Just got this photo from the day of filming at the Fitzgerald home in Westport.
I’m pleased to announce that I’m one of this year’s Saturday Evening Post Great American Fiction Contest winners for my short story, Twelve Miles — 48 Stops.
This is gratifying because F. Scott Fitzgerald was so closely associated with this publication. As many of you know, I’m working on a film about his time in my home town of Westport, CT. Getting published by the Saturday Evening Post as I’m knee deep in Fitzgerald footage feels karmic, as if there’s some sort of Mojo happening.
The title represents the distance traveled by a young African-American girl to work each day to the A&P where she works at a cash register. The idea came from shopping at my local Stop & Shop where most of the workers, black, come by bus from Bridgeport–most of the customers are white and live in Westport. It took years to find a way to write this story without it feeling preachy or contrived.
An early version bounced around for years, and then after seeing the documentary film Ten Feet From Stardom, I figured out what needed doing.
Davida, the young girl in the story, was inspired by a remarkable woman who I used to work with. She showed her kids my story, using it to start the discussion on how things were when she was growing up. I can think of no better impact for a story.
And so as 2013 comes to an end, I’m very grateful for all the good things that happened this year.
Thanks so much for visiting and reading. Happy Holidays.
Just returned from an academic conference in Montgomery, hosted by the F. Scott Fitzgerald Society. I was there with my documentary partner, Deej, to film and present our Westport Fitzgerald thesis to scholars from around the world.
About 175 Fitzgerald fanatics attended the four-day event, comprised mostly of academics who have dedicated their life to the study and teaching of one America’s greatest novelists.
Our objective was to interview experts on Scott’s early years and The Great Gatsby to ask about Westport’s impact on the Fitzgerald’s writing (Zelda wrote a novel called Save Me the Waltz.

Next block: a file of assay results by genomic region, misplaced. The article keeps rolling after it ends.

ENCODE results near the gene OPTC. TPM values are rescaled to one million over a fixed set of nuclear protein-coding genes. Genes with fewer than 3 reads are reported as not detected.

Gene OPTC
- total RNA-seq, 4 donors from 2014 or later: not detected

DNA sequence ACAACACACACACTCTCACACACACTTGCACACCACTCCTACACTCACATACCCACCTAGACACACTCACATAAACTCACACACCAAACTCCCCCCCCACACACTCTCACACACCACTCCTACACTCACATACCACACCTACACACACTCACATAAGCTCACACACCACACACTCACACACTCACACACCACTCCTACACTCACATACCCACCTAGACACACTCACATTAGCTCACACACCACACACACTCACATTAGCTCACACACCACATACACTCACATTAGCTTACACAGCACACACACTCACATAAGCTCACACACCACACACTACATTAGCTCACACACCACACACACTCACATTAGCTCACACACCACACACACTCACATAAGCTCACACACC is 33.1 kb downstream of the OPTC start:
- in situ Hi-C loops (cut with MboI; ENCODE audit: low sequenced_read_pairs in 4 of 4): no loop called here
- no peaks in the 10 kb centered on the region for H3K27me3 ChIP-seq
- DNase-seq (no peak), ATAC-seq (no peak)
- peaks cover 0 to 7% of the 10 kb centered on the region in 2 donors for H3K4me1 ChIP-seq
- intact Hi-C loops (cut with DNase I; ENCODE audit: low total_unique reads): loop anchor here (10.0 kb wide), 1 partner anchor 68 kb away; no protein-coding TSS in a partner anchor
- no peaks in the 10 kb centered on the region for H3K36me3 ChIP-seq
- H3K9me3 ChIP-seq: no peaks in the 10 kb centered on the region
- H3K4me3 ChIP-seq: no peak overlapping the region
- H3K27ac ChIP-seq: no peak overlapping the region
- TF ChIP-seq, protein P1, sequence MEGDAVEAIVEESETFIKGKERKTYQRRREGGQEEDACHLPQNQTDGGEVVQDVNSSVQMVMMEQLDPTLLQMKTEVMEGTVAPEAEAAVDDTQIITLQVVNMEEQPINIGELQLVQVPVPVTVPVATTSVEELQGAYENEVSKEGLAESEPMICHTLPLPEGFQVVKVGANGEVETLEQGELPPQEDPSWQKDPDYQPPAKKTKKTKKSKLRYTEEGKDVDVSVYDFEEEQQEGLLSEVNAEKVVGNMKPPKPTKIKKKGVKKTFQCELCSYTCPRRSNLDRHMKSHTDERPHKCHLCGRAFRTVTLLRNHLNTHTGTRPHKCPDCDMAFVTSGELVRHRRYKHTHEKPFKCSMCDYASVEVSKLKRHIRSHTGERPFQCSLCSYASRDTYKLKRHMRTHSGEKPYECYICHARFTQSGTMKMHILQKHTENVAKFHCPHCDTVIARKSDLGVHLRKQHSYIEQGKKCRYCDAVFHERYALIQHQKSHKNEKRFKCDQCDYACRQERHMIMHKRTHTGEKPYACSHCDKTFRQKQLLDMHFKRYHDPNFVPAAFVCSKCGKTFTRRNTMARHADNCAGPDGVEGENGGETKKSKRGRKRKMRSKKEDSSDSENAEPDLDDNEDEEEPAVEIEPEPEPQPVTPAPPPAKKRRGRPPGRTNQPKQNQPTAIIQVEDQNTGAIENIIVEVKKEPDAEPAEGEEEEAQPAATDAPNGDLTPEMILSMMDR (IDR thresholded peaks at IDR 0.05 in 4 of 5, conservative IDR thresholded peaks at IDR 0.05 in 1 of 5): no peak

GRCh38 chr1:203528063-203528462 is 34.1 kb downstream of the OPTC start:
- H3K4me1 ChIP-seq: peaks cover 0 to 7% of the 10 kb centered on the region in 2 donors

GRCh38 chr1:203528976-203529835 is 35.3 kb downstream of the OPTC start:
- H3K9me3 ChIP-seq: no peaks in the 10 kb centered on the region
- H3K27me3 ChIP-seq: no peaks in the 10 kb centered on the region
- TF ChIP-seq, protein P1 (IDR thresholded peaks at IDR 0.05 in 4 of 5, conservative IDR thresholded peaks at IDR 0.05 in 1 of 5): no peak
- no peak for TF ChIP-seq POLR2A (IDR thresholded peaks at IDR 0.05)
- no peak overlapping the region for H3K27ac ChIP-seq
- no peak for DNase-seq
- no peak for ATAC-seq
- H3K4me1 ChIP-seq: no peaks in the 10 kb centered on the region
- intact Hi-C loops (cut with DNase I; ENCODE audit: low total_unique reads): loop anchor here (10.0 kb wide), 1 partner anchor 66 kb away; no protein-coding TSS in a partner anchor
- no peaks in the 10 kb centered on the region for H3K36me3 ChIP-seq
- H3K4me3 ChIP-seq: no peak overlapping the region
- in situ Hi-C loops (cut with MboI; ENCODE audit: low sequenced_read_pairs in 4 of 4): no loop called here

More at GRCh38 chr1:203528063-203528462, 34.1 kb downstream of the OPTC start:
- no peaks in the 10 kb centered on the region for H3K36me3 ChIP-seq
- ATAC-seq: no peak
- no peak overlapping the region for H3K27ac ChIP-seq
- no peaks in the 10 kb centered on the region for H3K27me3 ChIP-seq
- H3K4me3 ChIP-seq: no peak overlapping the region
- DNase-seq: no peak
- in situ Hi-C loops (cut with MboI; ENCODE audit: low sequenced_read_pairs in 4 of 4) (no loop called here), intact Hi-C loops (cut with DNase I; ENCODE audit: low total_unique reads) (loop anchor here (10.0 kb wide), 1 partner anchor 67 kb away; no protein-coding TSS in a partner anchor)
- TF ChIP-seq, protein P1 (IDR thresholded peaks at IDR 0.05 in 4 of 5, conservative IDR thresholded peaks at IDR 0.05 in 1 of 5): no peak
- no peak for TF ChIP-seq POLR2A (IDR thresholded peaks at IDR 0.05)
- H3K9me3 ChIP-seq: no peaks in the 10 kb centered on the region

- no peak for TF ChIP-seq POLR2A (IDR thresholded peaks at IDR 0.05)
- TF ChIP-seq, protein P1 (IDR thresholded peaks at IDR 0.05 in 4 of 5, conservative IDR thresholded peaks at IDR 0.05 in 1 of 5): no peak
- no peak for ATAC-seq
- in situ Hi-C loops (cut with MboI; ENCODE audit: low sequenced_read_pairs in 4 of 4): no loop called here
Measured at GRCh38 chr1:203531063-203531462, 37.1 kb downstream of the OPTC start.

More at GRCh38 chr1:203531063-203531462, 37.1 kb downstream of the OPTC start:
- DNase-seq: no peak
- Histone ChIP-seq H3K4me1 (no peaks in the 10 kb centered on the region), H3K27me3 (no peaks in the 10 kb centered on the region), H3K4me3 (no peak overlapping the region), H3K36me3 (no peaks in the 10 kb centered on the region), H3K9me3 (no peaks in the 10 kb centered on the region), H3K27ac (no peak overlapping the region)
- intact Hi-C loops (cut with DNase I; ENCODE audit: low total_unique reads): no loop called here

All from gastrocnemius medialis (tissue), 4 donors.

The society and the folks from Troy University in Montgomery were very helpful. In the thirty-six hours we were down there, we got to speak to several leading scholars including the noteworthy German professor, Herr Docktor Horst Kruse of the University of Muenster, who has dedicated the better part of sixty years to the study of Fitzgerald and his writing.
I won’t spoil the narrative as to what we learned, but I can tell you that these people know the Fitzgeralds and the world they inhabited and it was inspiring to be around such passionate people. We came to the right event for our film!
Although our depth of knowledge of Fitzgerald’s work, friends and that era pale in comparison, we knew enough to feel at home.
Saturday night we took a riverboat down the Alabama River with the Fitzgerald devotees. The boat was packed and we ended up at a table with a couple celebrating their 41st wedding anniversary. Besides being Fitzgerald aficionados, Aileen and Elkin Thomas were in Leonard Cohen’s band when he played that famous Isle of White concert (also on the bill: Jimi Hendrix, The Who). Over the years the Thomas’s had their own musical career as well playing with such greats as Bob Dylan, Pete Seeger, Earl Scruggs and Waylon Jennings.
Deej and I continue to be amazed at where this Fitzgerald documentary takes us.
More on Montgomery later this week.